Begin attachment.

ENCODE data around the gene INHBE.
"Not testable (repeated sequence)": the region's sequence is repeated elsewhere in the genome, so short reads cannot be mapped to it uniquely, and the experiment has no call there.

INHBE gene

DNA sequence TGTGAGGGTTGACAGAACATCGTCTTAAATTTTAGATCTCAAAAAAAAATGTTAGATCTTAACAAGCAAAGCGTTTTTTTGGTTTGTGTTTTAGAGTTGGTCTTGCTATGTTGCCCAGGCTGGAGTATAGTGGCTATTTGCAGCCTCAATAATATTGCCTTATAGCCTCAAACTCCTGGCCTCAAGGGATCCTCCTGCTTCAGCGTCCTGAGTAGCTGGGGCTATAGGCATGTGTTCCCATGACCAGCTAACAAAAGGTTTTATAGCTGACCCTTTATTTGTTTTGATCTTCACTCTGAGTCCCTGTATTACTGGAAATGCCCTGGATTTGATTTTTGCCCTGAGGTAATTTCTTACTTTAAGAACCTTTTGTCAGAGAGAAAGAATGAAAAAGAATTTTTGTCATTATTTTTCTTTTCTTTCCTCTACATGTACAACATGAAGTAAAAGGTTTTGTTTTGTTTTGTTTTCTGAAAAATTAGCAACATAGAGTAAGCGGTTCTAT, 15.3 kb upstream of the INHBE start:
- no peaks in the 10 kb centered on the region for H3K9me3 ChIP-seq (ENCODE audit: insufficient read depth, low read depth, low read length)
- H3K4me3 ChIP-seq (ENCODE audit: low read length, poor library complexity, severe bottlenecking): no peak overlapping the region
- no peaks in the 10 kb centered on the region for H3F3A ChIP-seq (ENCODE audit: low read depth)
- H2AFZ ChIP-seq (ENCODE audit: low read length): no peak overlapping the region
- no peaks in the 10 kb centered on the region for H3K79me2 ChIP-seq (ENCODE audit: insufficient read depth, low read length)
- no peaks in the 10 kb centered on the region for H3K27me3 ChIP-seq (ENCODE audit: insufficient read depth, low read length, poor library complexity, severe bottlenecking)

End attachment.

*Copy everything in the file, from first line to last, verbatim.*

ENCODE data around the gene INHBE.
"Not testable (repeated sequence)": the region's sequence is repeated elsewhere in the genome, so short reads cannot be mapped to it uniquely, and the experiment has no call there.

INHBE gene

DNA sequence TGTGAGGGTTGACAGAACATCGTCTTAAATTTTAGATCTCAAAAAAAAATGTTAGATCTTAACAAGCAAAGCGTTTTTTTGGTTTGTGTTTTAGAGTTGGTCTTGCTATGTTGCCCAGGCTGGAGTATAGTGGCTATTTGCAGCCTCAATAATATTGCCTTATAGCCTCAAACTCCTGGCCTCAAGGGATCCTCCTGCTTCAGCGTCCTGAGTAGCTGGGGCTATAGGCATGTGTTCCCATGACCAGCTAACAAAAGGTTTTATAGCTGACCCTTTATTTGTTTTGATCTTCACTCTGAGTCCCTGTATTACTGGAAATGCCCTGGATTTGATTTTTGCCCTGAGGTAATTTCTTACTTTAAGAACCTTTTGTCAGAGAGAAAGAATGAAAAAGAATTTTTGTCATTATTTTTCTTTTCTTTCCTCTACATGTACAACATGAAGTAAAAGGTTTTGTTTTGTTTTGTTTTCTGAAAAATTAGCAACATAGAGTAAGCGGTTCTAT, 15.3 kb upstream of the INHBE start:
- no peaks in the 10 kb centered on the region for H3K9me3 ChIP-seq (ENCODE audit: insufficient read depth, low read depth, low read length)
- H3K4me3 ChIP-seq (ENCODE audit: low read length, poor library complexity, severe bottlenecking): no peak overlapping the region
- no peaks in the 10 kb centered on the region for H3F3A ChIP-seq (ENCODE audit: low read depth)
- H2AFZ ChIP-seq (ENCODE audit: low read length): no peak overlapping the region
- no peaks in the 10 kb centered on the region for H3K79me2 ChIP-seq (ENCODE audit: insufficient read depth, low read length)
- no peaks in the 10 kb centered on the region for H3K27me3 ChIP-seq (ENCODE audit: insufficient read depth, low read length, poor library complexity, severe bottlenecking)